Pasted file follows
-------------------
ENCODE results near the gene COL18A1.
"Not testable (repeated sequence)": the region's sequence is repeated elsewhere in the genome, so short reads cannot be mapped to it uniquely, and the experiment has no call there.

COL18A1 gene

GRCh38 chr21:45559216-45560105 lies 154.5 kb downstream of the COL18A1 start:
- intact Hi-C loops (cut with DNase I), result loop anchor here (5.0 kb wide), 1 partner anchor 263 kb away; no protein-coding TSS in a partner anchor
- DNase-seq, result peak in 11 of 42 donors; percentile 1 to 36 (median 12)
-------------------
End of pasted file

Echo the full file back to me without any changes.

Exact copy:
ENCODE results near the gene COL18A1.
"Not testable (repeated sequence)": the region's sequence is repeated elsewhere in the genome, so short reads cannot be mapped to it uniquely, and the experiment has no call there.

COL18A1 gene

GRCh38 chr21:45559216-45560105 lies 154.5 kb downstream of the COL18A1 start:
- intact Hi-C loops (cut with DNase I), result loop anchor here (5.0 kb wide), 1 partner anchor 263 kb away; no protein-coding TSS in a partner anchor
- DNase-seq, result peak in 11 of 42 donors; percentile 1 to 36 (median 12)